Photo Credit: Angela Kong
Waiting for my film to show up on the big screen was absolutely terrifying, and as I looked at the other students’ faces, I could tell they were doing a pretty awful job hiding their terror too.
I exported my film at about 6:00 for the 7:00 screening. That’t not okay. I told myself that I would finish the film at 4 pm, like we were supposed to do, but sure enough with titles and credits, I found myself sweating in my chair as my film became one of the last ones to export. I kept having flashbacks to my freshman experience of not being able to export my film in time for the screening because of technical errors. It’s an absolute nightmare to throw away weeks of work for no reward.
Instead of eating a nice dinner, showering, and dressing up hours before the screening, I left the editing room at about 6:40 to run back to my house, shower, throw on my jacket in a fury of sweat and run back to the editing room with my shaving cream and razor in pocket. With about 3 minutes until the screening, I ran into the bathroom, slapped some shaving cream on my face, and hurriedly cleaned myself up as I ran into the theater seeing a lot of the dancers there anxiously awaiting the screening. I couldn’t believe I made it, but the anxiety began to set in. The theater was packed, and worse, these were people I cared about who were seeing it. I said my hello’s and made my way to the front row to join the rest of the class.
So far, my diet that day consisted of two mini-powdered donuts, a cookie, and maybe some water. I didn’t sleep the night before, and napped for an hour outside the editing lab before beginning to edit again in the morning. I was surprised to be standing up, and my eyes were a little bit too wide open to seem normal. With each new film I cringed hoping it wasn’t mine, wondering where in the lineup I would fall. Multiple times I thought I was coming up only to see with relief it was my classmate’s.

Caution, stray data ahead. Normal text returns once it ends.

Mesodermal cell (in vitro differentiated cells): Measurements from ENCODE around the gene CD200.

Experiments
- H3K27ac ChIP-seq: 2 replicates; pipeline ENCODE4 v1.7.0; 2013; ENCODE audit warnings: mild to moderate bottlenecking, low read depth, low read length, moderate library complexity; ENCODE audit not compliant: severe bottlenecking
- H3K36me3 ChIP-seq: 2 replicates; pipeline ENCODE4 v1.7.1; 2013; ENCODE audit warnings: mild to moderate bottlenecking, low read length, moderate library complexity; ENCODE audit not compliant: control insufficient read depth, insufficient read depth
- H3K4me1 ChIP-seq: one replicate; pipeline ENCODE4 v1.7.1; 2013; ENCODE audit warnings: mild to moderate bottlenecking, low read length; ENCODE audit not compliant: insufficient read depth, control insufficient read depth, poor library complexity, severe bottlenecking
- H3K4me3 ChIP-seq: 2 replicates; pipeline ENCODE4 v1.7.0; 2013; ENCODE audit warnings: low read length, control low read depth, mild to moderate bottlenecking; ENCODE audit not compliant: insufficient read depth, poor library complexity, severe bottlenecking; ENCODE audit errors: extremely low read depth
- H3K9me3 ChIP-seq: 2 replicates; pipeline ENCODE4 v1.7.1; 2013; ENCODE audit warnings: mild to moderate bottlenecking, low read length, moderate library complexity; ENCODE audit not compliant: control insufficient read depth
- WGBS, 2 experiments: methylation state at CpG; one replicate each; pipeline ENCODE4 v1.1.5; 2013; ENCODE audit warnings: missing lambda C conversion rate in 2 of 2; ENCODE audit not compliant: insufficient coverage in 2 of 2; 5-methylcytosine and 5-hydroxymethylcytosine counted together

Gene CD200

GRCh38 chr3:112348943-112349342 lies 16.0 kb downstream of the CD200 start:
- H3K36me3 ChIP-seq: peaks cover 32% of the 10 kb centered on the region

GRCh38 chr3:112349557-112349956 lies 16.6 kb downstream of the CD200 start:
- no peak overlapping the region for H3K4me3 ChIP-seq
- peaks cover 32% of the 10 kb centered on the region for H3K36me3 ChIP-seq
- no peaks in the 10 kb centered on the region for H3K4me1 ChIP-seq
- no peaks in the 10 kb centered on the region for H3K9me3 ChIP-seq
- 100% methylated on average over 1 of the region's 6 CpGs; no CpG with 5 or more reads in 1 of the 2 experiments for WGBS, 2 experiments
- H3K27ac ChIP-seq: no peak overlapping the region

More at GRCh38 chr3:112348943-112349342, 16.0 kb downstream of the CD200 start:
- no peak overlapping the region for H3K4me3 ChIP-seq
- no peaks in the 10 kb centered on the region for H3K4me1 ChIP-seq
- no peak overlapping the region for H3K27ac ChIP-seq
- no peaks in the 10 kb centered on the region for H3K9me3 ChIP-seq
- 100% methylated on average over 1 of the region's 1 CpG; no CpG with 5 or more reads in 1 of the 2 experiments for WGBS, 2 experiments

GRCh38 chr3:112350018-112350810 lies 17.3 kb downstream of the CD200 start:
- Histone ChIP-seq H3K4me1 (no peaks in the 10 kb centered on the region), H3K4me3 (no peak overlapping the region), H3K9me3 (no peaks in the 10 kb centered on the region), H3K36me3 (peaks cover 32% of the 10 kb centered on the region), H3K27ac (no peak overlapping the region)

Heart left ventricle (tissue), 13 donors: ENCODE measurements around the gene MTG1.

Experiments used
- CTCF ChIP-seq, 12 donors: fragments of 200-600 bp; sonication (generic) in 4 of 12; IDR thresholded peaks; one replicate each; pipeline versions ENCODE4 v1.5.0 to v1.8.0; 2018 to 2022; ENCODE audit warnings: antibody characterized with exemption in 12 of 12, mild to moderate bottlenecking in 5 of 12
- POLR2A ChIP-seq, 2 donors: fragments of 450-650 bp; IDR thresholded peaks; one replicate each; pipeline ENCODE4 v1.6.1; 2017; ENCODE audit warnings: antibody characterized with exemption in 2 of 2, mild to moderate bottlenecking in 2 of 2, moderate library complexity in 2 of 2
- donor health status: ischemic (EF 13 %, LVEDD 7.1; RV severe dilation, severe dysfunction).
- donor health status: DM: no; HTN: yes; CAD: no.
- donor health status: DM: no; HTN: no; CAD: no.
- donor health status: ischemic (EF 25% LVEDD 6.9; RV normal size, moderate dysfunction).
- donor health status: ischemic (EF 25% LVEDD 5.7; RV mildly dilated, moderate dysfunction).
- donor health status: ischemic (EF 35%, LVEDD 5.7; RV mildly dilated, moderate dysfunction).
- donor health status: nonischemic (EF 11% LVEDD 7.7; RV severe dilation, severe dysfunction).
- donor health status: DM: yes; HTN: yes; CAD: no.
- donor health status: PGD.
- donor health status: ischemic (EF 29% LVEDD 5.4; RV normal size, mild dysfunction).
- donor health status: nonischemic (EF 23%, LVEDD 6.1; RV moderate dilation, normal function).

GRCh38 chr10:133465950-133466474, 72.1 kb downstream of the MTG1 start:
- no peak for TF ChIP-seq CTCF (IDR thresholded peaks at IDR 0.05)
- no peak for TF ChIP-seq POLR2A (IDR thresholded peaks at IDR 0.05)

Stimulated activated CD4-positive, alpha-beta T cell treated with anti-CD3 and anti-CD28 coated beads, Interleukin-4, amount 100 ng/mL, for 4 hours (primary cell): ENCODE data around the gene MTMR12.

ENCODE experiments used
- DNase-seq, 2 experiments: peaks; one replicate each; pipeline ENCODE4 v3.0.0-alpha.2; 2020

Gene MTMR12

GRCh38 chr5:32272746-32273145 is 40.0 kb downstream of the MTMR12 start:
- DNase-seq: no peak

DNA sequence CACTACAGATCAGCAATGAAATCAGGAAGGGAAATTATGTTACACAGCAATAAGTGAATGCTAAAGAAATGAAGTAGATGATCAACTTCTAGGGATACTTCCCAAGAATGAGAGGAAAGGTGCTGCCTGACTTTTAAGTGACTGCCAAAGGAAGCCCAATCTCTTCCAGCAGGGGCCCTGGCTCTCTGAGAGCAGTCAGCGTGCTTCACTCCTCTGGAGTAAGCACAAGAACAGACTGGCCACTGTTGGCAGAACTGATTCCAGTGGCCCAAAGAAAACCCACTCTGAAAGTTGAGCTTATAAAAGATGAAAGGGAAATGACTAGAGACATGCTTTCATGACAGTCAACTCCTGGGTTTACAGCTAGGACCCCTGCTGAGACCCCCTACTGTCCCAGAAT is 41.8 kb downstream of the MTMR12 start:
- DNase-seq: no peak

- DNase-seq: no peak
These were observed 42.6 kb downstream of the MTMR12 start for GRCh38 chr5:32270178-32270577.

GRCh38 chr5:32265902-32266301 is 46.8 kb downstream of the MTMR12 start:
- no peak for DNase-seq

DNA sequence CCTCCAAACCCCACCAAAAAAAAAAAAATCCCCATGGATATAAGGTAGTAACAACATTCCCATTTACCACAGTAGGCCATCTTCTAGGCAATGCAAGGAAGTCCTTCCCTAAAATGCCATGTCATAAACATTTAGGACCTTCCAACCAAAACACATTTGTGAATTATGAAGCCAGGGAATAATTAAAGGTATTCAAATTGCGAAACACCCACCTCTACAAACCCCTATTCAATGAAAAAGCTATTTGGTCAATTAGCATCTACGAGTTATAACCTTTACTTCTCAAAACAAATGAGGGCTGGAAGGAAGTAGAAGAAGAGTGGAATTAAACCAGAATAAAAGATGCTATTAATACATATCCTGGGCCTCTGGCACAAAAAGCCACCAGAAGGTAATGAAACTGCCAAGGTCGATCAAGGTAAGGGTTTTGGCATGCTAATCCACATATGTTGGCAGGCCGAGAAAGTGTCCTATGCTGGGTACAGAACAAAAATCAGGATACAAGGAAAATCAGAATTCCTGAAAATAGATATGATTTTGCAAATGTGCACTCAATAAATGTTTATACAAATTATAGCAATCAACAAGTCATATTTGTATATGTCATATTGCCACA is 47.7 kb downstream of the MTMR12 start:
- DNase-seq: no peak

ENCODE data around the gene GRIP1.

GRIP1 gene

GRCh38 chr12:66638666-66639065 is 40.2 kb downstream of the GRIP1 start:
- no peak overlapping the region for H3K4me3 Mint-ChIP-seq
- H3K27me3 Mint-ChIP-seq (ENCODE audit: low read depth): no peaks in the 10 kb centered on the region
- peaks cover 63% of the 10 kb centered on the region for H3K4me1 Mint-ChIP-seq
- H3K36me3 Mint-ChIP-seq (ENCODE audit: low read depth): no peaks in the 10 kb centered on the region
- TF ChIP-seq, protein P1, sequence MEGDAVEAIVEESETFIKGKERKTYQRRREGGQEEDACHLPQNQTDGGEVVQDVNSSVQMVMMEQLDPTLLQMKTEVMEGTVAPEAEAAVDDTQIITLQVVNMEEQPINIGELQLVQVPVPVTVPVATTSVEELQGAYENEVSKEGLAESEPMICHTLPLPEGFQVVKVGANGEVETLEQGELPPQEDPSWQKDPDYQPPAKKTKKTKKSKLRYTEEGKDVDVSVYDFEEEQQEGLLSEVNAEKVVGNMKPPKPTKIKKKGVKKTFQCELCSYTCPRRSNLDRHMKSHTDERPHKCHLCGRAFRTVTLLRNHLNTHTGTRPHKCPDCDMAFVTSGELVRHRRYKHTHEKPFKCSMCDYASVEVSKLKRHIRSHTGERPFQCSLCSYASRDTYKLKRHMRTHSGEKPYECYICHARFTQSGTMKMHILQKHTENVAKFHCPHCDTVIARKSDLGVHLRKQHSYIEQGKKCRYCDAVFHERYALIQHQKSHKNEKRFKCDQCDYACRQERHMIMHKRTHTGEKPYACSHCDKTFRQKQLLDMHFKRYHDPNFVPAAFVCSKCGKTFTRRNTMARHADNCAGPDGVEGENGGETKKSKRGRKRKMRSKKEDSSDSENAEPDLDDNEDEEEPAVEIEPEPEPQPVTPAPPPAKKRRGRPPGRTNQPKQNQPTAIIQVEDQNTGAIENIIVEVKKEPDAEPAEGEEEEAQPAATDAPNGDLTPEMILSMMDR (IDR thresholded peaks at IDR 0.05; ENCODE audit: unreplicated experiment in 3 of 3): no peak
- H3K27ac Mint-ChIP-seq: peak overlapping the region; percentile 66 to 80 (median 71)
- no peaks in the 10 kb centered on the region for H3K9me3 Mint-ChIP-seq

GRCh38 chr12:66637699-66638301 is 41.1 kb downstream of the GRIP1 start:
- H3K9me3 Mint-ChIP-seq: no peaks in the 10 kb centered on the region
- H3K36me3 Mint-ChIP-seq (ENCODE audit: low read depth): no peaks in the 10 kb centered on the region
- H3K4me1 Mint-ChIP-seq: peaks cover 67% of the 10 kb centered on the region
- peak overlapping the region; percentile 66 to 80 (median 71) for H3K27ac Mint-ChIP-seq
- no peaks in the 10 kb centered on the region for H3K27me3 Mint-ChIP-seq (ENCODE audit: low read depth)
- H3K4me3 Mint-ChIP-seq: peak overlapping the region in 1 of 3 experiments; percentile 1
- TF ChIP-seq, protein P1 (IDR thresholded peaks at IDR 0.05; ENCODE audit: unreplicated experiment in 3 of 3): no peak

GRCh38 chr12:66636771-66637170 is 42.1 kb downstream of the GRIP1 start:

When I saw my first dancer on screen it was actually okay. And even better, I liked my film. I should have been absolutely sick of it at that point, but hearing the audience laugh when they were supposed to, gasp when they were supposed to, and applaud at the end made me love it. Its a little ego trip, but I have been looking forward to that ego trip the whole class. It’s the little moment of glory that makes all the delusion worth it.
Having people approach me in congratulations at the end was exhilarating. I was having a little bit of a hard time focusing for sure; my eye-locking capability was sort of like I was staring into an indistinguishably deep black hole with no focus point. My composer and crew members all enjoyed it too, which was relieving; I felt such a responsibility to highlight their hard work. The food at the reception vanished by the time I finished talking, which was frustrating. I got in one brownie. But it was fantastic.
Each time I make a film, I start at square one. I know I will have moments where it is awful. Where it is amazing. Where it is mostly awful. But somehow I have fell in a strange love relationship with the pain of filmmaking, and thankfully have come out of each film with a new desire to make another one that’s better. There definitely is a necessary detox period due to lack of sleep and poor eating habits, but it’s all part of it. Soon I will be thinking of a new film, and I will have to forget how awful or how great my last film was and accept that this one will be totally different. At least I know that now.